ABOUT PENNY E. HARRINGTON
PENNY HARRINGTON is the first woman in America to break through the bulletproof glass ceiling and achieve the rank of Chief of a major metropolitan police force. She is regarded by some as a maverick who challenged the system — and by others as a celebrity. She faced discrimination and harassment, personal tragedies and triumphs as she battled a system that is still male-dominated. In her revealing autobiography, Harrington describes with great candor her 23 years in law enforcement, up to and including her promotion to Chief of the Portland Police Bureau in Oregon — and why she left her hard-won position following a scandal and rumors that rocked Portland and were covered in newspapers around the country. She chaired the Advisory Board of the National Center for Women & Policing, an organization she founded in 1995 as a division of the Feminist Majority Foundation. She is an internationally recognized consultant on women in the workplace, and counsels a variety of companies and public agencies on issues of discrimination in the workplace. She was Ms. Magazine's Woman of the Year, inducted into the International Association of Women Police Hall of Fame, and named by Harvard Law School as one of the ten most influential women in law. She has worked for the California State Bar as a Special Assistant to the Director of Investigations, and served on the Los Angeles Police Commission Gender Equity Taskforce. She also was named to the Webster Commission which was established after the 1992 Los Angeles riots, and was co-chair of the Women's Advisory Council to the Los Angeles Police Department.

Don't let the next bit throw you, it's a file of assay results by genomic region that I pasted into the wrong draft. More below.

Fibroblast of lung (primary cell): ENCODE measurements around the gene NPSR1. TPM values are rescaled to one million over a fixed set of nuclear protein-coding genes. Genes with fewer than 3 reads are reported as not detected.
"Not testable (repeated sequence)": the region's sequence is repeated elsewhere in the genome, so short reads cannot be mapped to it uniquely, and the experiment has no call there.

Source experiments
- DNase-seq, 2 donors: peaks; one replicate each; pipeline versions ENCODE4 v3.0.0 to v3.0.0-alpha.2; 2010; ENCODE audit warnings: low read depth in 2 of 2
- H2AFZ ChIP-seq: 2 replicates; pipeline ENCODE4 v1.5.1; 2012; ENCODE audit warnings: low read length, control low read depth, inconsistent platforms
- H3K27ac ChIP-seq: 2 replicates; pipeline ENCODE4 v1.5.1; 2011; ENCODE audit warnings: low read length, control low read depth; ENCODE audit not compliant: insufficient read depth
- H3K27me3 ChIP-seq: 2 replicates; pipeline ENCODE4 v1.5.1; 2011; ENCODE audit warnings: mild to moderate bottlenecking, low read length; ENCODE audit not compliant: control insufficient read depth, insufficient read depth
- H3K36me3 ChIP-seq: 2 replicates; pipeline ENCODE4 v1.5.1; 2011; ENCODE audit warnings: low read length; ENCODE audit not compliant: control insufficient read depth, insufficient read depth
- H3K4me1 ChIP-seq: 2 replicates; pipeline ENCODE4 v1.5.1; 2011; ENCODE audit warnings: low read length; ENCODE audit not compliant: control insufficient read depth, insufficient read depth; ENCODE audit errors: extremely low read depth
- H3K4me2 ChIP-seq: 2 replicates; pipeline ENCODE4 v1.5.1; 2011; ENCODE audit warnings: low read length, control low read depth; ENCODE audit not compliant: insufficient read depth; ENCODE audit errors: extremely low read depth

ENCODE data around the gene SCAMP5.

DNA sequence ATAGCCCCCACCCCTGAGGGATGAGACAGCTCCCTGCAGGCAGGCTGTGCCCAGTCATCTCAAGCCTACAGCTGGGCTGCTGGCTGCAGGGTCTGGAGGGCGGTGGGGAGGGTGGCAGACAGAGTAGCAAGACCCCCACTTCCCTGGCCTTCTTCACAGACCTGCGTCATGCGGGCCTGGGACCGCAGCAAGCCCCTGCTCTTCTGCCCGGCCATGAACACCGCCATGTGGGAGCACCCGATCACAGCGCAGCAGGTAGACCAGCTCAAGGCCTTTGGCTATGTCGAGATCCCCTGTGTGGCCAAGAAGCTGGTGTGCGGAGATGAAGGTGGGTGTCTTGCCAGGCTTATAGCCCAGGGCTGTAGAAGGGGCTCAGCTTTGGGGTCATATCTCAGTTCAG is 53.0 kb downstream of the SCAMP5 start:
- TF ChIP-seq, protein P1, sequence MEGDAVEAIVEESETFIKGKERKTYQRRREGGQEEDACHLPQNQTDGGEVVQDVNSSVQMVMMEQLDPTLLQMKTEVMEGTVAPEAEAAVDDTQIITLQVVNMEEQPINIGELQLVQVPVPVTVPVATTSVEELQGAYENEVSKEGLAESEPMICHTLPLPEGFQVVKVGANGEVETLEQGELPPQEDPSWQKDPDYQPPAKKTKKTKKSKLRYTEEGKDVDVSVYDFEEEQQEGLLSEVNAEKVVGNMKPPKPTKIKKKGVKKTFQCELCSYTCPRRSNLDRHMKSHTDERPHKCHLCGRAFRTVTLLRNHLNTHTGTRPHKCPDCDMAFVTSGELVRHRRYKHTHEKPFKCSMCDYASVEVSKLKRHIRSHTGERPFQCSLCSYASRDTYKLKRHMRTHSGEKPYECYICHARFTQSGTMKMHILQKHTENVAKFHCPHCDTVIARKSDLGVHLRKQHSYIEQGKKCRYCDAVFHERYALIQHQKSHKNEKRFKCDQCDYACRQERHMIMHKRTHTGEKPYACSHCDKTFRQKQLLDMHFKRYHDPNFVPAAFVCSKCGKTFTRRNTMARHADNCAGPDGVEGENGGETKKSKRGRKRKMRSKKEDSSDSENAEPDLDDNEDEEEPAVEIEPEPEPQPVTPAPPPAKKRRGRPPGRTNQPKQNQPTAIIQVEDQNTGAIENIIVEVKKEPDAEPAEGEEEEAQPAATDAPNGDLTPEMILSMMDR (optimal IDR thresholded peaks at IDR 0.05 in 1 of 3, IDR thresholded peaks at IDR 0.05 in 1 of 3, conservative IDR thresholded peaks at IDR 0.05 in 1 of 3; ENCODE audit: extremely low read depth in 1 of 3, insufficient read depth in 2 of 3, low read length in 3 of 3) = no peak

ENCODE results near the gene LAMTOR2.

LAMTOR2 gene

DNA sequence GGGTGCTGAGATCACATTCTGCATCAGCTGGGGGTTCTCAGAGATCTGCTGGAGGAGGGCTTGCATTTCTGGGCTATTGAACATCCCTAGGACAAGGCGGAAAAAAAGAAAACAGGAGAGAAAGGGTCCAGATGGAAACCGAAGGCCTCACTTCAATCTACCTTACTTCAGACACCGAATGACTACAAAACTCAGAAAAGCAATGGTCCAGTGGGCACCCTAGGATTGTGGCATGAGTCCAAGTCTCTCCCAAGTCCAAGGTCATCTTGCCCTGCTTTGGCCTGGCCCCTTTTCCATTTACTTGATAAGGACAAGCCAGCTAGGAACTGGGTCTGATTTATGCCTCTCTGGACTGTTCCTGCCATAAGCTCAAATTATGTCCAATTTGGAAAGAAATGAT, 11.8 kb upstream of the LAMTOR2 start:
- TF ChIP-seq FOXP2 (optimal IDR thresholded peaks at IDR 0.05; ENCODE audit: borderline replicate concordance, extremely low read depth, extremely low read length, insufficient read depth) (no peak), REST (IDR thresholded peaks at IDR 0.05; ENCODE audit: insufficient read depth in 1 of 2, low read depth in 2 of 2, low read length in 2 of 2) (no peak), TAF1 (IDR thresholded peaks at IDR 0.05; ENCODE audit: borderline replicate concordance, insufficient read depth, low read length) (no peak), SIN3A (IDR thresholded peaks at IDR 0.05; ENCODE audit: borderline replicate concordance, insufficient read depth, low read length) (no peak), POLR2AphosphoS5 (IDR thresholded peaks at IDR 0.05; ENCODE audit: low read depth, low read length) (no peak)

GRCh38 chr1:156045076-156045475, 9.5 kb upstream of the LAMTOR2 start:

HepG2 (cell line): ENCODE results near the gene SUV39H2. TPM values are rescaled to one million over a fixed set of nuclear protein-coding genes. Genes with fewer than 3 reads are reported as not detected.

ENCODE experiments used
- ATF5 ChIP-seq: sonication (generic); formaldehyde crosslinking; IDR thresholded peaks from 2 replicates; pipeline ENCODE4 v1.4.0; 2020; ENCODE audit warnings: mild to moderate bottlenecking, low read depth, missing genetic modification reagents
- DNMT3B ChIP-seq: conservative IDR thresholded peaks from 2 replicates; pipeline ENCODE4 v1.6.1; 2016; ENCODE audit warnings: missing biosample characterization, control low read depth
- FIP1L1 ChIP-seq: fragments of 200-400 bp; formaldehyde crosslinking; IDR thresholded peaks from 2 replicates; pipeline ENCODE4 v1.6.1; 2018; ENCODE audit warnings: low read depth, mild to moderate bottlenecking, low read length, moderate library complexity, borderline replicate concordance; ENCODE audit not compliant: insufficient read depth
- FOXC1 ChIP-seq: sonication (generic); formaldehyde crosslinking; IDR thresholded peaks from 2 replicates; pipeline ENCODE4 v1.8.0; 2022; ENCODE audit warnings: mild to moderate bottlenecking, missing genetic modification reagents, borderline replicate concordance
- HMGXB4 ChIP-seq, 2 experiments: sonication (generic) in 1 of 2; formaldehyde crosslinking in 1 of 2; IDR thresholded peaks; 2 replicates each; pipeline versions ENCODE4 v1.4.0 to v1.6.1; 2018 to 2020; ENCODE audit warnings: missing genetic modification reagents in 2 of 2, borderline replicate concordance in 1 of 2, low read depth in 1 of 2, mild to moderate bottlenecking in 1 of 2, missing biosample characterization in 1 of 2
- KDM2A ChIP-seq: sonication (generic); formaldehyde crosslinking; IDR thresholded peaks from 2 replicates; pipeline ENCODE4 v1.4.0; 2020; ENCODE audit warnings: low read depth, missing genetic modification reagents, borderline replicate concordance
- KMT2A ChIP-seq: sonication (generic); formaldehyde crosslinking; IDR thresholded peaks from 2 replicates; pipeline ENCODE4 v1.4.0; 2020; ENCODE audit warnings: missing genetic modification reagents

"PENNY'S FIGHT AGAINST PREJUDICE AND DISCRIMINATION IS MUST READING."
Dorothy Moses Schulz, John Jay College, New York
"Penny illustrates how one woman's spirit can triumph over the toughest of 'ole' boys clubs." Eleanor Smeal, President, Feminist Majority Foundation
"Beneficial for courses such as Women in the Criminal Justice System and Introduction to Women's Studies." National Women's Studies Association Journal, Spring 2001
"An explosive look at American policing. This gutsy, often hilarious book really packs a punch." Connie Fletcher, PhD, Associate Professor of Communications, Loyola University, Chicago and Author of What Cops Know and Breaking and Entering
"...Penny's fight against prejudice and discrimination is must reading...." Dorothy Moses Schulz, Police Historian and Associate Professor, John Jay College, New York, and Author of From Social Worker to Crimefighter: Women in United States Municipal Policing